– Lamar Miller has been much better from a fantasy perspective this past month, but I am taking the other side here. I think Moncrief has a little more value than Miller overall, so a first round pick definitely puts it over the top for me, even if it is a late one. The person trading for Miller did preface by saying he was a contender desperate for a running back after losing Le’Veon Bell, so I do understand the logic. I just think he gave up a tad much to acquire Miller.

I was not able to find any trades involving Randall Cobb. This doesn’t surprise me too much, as stud players simply don’t get dealt near as often as lower tiered players. Let’s go ahead and dive into my trade targets for this week!

Demaryius Thomas, DEN (Premier target)

I know what you must be thinking…Of course you would pick a player from your favorite team to highlight, you homer! Admittedly, he is indeed one of my favorite players on my favorite team, but hear me out as I have my reasons that go beyond any biases! I’ve been hearing a lot of chatter surrounding the wide receiver we all know as DT, and I am here to try and debunk all of that for you. This all stemmed from a conversation I had with a friend of mine who also happens to be a fellow dynasty owner in several of my leagues (and one I have much respect for). During this conversation which was focused on trade talk, he made a statement that was a bit shocking to me: Demaryius Thomas is not an elite wide receiver. Whoa! I couldn’t believe what I heard (and disagree for what it’s worth), but he’s not the only one I have heard that was down on DT. This is telling me that people are lowering this guy in their rankings, and I am going to tell you why you should seek out his owner in your league and see if he is one of these people down on Thomas. Send out a feeler offer and find out, because I think anyone thinking he’s no longer an elite wide receiver and lowering his value as such is making a mistake; a mistake you can be capitalizing on.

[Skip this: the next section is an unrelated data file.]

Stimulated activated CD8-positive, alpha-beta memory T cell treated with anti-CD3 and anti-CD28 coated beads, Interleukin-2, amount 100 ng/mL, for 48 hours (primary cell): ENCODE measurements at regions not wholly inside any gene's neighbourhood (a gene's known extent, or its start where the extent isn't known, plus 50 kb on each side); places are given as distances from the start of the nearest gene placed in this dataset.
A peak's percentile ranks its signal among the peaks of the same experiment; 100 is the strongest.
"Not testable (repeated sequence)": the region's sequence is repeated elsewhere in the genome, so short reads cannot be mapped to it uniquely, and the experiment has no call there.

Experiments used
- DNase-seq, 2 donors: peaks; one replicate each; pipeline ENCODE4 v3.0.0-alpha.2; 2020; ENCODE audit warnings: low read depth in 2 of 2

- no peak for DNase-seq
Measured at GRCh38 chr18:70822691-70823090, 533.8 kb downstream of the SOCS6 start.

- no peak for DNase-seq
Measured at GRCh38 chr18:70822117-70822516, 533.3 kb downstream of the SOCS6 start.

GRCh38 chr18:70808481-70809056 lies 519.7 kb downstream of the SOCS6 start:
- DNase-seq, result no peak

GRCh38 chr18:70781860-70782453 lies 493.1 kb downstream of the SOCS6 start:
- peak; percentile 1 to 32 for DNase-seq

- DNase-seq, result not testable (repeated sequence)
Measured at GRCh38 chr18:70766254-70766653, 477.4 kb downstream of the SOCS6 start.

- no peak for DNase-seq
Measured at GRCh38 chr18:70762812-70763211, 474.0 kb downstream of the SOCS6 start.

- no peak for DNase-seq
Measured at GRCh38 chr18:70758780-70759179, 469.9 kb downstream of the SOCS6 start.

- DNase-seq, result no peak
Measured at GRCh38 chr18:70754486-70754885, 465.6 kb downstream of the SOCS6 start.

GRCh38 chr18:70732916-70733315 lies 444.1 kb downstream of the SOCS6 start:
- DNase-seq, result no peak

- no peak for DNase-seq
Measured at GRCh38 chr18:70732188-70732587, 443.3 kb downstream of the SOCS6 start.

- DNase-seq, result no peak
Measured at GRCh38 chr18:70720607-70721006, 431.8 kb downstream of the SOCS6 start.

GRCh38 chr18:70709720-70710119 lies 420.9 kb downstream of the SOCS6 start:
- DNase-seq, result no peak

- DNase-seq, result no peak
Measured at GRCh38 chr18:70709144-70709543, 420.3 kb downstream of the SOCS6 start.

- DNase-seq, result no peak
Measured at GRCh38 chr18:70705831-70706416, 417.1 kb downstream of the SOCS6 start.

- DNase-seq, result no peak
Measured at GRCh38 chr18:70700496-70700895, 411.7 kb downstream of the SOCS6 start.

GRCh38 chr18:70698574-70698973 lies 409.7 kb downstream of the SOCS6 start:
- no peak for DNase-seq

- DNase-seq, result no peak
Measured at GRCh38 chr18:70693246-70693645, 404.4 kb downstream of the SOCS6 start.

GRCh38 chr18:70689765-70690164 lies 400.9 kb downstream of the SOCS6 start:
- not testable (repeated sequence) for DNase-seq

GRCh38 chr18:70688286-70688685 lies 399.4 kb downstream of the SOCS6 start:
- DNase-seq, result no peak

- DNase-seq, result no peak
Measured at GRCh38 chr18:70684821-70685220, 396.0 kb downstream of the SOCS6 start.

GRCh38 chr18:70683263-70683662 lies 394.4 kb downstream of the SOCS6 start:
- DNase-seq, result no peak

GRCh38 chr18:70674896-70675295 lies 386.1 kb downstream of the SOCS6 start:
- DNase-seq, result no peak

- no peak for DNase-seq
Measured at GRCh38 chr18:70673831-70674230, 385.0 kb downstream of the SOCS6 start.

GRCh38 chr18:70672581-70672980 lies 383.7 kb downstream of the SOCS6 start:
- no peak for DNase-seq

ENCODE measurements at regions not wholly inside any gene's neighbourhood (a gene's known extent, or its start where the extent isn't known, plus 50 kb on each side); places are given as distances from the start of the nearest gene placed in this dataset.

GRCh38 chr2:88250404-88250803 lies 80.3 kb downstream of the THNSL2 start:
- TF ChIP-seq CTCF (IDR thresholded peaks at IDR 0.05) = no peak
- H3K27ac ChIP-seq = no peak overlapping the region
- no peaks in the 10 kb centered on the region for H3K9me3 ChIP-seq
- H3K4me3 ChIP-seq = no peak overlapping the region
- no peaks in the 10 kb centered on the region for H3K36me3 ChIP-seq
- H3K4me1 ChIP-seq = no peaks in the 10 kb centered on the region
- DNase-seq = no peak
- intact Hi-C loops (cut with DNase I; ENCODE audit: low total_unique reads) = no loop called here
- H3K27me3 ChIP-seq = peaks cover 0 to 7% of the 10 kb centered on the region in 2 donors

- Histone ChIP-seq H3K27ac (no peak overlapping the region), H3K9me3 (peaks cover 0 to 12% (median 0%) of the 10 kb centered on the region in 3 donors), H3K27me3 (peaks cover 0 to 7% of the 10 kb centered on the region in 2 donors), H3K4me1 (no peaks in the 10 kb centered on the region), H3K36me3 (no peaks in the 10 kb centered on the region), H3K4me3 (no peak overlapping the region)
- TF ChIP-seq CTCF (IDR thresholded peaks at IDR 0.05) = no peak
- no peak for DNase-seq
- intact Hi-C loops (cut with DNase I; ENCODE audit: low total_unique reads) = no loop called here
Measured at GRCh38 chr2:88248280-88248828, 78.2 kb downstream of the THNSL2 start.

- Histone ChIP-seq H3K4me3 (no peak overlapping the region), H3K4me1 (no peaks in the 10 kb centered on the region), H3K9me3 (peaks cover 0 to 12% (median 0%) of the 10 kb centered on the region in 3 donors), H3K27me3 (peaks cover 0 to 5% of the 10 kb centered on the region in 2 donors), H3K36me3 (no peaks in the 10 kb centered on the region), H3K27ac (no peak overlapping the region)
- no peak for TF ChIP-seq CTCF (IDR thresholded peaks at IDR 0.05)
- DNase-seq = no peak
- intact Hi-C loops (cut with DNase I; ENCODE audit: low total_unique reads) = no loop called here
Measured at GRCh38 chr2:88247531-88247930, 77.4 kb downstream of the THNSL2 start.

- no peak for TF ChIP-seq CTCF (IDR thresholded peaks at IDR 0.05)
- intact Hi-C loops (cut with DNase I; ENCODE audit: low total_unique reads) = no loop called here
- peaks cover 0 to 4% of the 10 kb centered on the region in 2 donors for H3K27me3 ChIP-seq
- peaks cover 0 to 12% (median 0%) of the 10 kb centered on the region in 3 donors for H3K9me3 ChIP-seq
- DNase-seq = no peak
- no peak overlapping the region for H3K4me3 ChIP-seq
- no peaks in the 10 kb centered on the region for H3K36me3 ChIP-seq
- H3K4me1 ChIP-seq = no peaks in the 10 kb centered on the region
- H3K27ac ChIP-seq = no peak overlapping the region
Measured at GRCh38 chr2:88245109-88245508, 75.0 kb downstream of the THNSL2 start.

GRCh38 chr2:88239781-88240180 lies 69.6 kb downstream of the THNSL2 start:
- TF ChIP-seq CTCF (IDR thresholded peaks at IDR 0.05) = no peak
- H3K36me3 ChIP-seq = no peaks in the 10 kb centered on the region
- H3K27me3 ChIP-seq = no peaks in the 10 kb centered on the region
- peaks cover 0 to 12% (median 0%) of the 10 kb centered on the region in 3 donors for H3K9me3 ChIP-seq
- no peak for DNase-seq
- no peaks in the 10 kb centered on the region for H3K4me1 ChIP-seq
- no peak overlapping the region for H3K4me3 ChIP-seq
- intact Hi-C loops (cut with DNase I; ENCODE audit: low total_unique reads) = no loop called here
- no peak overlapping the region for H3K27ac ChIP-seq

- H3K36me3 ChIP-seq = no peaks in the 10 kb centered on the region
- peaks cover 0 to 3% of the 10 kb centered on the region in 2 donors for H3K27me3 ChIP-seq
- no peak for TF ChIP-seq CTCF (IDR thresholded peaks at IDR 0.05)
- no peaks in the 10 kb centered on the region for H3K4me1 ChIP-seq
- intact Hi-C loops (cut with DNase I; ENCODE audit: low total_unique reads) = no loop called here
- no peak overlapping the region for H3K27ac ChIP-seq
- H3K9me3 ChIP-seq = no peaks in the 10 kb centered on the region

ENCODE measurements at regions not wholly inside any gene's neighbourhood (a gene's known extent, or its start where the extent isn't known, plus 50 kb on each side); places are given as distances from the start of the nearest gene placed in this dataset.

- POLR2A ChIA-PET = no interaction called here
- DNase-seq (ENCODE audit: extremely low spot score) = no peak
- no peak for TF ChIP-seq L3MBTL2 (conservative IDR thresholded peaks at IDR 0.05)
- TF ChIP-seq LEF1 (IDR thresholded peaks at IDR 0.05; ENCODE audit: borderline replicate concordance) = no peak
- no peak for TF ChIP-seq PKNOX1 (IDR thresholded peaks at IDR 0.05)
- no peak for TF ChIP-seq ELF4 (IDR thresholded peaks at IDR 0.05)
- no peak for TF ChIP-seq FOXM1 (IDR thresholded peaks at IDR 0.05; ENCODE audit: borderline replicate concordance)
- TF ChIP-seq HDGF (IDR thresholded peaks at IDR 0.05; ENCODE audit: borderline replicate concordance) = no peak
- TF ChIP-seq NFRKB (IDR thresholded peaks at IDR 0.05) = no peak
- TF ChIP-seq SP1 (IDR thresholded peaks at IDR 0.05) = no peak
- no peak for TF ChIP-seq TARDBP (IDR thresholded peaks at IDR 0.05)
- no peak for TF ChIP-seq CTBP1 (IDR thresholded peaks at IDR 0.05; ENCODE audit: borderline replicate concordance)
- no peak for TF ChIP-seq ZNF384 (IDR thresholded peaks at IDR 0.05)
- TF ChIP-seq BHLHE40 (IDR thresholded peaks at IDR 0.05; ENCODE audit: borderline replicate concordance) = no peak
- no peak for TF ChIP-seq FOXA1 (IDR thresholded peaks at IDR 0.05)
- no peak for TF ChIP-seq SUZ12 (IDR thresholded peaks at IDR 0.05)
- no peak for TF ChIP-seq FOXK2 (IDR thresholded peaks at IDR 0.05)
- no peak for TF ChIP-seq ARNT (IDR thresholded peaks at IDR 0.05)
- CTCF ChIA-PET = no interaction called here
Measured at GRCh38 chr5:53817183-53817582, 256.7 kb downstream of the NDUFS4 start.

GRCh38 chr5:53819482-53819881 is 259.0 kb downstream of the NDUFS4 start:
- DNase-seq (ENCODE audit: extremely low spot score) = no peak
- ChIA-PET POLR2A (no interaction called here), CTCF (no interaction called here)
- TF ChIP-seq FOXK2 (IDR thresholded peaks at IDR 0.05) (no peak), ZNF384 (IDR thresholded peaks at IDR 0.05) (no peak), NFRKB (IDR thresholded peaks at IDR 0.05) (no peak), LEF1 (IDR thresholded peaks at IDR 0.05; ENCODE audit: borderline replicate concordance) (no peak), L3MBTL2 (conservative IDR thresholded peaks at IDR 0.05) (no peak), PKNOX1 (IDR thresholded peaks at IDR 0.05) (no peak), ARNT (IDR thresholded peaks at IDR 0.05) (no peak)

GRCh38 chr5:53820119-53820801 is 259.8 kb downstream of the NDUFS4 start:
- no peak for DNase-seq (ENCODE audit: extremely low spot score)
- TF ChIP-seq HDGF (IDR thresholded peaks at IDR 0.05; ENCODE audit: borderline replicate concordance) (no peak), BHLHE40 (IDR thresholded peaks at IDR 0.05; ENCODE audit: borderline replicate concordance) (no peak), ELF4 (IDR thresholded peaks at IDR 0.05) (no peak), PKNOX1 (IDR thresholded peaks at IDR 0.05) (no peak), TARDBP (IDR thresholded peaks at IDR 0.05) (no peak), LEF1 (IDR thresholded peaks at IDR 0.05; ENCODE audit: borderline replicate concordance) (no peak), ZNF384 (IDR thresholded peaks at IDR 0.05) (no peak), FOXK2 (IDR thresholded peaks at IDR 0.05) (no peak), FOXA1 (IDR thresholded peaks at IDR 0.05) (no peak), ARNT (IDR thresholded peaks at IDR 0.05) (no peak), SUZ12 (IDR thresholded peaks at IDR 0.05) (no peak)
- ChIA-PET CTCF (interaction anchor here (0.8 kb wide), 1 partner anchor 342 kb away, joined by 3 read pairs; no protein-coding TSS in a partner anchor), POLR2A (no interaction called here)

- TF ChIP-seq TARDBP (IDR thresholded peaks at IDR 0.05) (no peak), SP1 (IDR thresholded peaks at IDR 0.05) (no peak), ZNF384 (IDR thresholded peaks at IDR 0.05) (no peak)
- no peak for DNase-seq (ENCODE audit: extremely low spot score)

I just want to start by giving you some statistics on the Denver wide receiver:

– 2014: 111 receptions, 1,619 yards, and 11 touchdowns; making him the WR2 that season.

– 2013: 92 receptions, 1,430 yards, and 14 touchdowns; making him the WR5 that season.

– 2012: 94 receptions, 1,434 yards, and 10 touchdowns. (I wasn’t able to go back that far in my leagues’ history to see where that landed him in the fantasy finishes.)

Needless to say, those are some monster numbers for three straight seasons. But, I can hear the first argument against him now. 2012 was also the year Peyton Manning became a Bronco, so you could argue that he made DT that good. I won’t deny that having one of the greatest quarterbacks of all time would obviously help any wide receiver. However, I have two rebuttals to refute any claim that Peyton made DT the wide receiver he is. Let me start with the first one. In 2011, Demaryius Thomas in his last five games of the season had 25 catches, 448 yards, and three touchdowns. If you were to take these numbers and translate it into a full season of production (remember, this was only his second season in the league, so he only played sparingly for a good portion of that season. He only started five games that year.) So taking those last five games and pacing it out into a full 16 game season, those numbers would become 80 catches for 1,433 yards and just under ten touchdowns. Manning was not a Bronco in 2011, yet Thomas was already breaking out as shown in his sophomore year in the NFL. Manning did not suddenly turn some average wide receiver into a great one; he just happened to become a Bronco at the same time that Thomas was ascending and becoming the wide receiver he is now.